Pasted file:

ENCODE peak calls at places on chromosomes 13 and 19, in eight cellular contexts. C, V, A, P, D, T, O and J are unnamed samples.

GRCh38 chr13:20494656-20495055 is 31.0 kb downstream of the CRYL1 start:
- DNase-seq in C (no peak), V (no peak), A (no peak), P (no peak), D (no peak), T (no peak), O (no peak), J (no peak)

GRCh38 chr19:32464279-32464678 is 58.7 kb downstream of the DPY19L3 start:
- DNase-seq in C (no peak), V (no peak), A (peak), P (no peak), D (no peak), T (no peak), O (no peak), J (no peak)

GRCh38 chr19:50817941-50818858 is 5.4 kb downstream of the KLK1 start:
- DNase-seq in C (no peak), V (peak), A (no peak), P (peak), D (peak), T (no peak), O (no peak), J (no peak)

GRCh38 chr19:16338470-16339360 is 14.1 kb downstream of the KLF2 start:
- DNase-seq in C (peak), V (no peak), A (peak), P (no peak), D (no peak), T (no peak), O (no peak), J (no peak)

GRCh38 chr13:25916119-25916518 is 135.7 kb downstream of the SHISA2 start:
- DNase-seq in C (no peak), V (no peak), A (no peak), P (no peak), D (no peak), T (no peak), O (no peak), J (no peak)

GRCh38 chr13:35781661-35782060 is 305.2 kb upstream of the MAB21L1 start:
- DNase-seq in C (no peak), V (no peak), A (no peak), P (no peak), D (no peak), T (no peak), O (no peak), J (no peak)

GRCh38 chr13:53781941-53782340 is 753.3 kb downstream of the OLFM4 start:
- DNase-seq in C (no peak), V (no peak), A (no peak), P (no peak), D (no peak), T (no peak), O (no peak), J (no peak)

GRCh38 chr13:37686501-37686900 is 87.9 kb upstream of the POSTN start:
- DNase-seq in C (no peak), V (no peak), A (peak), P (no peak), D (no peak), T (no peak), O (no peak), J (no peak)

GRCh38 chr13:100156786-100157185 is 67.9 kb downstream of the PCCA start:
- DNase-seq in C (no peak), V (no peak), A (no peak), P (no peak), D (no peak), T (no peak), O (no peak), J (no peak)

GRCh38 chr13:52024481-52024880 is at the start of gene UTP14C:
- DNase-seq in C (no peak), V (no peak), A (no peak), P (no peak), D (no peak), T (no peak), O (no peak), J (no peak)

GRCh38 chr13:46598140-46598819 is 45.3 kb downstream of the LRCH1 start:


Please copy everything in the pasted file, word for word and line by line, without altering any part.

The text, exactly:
ENCODE peak calls at places on chromosomes 13 and 19, in eight cellular contexts. C, V, A, P, D, T, O and J are unnamed samples.

GRCh38 chr13:20494656-20495055 is 31.0 kb downstream of the CRYL1 start:
- DNase-seq in C (no peak), V (no peak), A (no peak), P (no peak), D (no peak), T (no peak), O (no peak), J (no peak)

GRCh38 chr19:32464279-32464678 is 58.7 kb downstream of the DPY19L3 start:
- DNase-seq in C (no peak), V (no peak), A (peak), P (no peak), D (no peak), T (no peak), O (no peak), J (no peak)

GRCh38 chr19:50817941-50818858 is 5.4 kb downstream of the KLK1 start:
- DNase-seq in C (no peak), V (peak), A (no peak), P (peak), D (peak), T (no peak), O (no peak), J (no peak)

GRCh38 chr19:16338470-16339360 is 14.1 kb downstream of the KLF2 start:
- DNase-seq in C (peak), V (no peak), A (peak), P (no peak), D (no peak), T (no peak), O (no peak), J (no peak)

GRCh38 chr13:25916119-25916518 is 135.7 kb downstream of the SHISA2 start:
- DNase-seq in C (no peak), V (no peak), A (no peak), P (no peak), D (no peak), T (no peak), O (no peak), J (no peak)

GRCh38 chr13:35781661-35782060 is 305.2 kb upstream of the MAB21L1 start:
- DNase-seq in C (no peak), V (no peak), A (no peak), P (no peak), D (no peak), T (no peak), O (no peak), J (no peak)

GRCh38 chr13:53781941-53782340 is 753.3 kb downstream of the OLFM4 start:
- DNase-seq in C (no peak), V (no peak), A (no peak), P (no peak), D (no peak), T (no peak), O (no peak), J (no peak)

GRCh38 chr13:37686501-37686900 is 87.9 kb upstream of the POSTN start:
- DNase-seq in C (no peak), V (no peak), A (peak), P (no peak), D (no peak), T (no peak), O (no peak), J (no peak)

GRCh38 chr13:100156786-100157185 is 67.9 kb downstream of the PCCA start:
- DNase-seq in C (no peak), V (no peak), A (no peak), P (no peak), D (no peak), T (no peak), O (no peak), J (no peak)

GRCh38 chr13:52024481-52024880 is at the start of gene UTP14C:
- DNase-seq in C (no peak), V (no peak), A (no peak), P (no peak), D (no peak), T (no peak), O (no peak), J (no peak)

GRCh38 chr13:46598140-46598819 is 45.3 kb downstream of the LRCH1 start: